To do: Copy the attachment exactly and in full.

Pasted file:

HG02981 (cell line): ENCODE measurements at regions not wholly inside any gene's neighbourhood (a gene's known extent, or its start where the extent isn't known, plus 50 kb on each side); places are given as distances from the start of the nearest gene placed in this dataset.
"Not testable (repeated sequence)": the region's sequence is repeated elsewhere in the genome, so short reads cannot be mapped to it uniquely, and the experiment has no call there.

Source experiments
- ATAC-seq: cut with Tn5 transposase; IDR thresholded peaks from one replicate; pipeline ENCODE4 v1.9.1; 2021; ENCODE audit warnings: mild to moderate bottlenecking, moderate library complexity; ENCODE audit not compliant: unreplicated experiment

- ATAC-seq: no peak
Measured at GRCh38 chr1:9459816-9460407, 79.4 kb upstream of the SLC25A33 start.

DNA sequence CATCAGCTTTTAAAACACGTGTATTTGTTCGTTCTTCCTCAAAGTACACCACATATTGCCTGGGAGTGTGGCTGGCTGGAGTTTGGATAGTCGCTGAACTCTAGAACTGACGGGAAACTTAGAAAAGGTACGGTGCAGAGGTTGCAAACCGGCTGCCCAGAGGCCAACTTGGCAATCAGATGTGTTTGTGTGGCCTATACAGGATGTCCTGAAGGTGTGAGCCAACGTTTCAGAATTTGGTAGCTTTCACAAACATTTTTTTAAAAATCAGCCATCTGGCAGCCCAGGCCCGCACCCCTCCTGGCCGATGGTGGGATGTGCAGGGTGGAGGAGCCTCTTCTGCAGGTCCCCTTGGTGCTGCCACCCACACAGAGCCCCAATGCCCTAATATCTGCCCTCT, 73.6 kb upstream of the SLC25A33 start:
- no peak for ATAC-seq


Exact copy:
HG02981 (cell line): ENCODE measurements at regions not wholly inside any gene's neighbourhood (a gene's known extent, or its start where the extent isn't known, plus 50 kb on each side); places are given as distances from the start of the nearest gene placed in this dataset.
"Not testable (repeated sequence)": the region's sequence is repeated elsewhere in the genome, so short reads cannot be mapped to it uniquely, and the experiment has no call there.

Source experiments
- ATAC-seq: cut with Tn5 transposase; IDR thresholded peaks from one replicate; pipeline ENCODE4 v1.9.1; 2021; ENCODE audit warnings: mild to moderate bottlenecking, moderate library complexity; ENCODE audit not compliant: unreplicated experiment

- ATAC-seq: no peak
Measured at GRCh38 chr1:9459816-9460407, 79.4 kb upstream of the SLC25A33 start.

DNA sequence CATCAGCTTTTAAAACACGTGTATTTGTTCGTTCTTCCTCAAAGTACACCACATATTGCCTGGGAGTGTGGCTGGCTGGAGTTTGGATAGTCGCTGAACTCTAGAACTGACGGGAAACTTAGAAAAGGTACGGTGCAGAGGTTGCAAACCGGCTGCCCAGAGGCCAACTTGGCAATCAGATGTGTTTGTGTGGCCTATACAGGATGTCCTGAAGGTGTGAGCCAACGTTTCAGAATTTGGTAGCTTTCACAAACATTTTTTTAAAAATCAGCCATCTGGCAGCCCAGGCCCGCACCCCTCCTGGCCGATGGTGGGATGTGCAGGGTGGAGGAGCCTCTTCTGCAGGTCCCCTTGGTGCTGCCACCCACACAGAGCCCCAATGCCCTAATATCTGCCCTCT, 73.6 kb upstream of the SLC25A33 start:
- no peak for ATAC-seq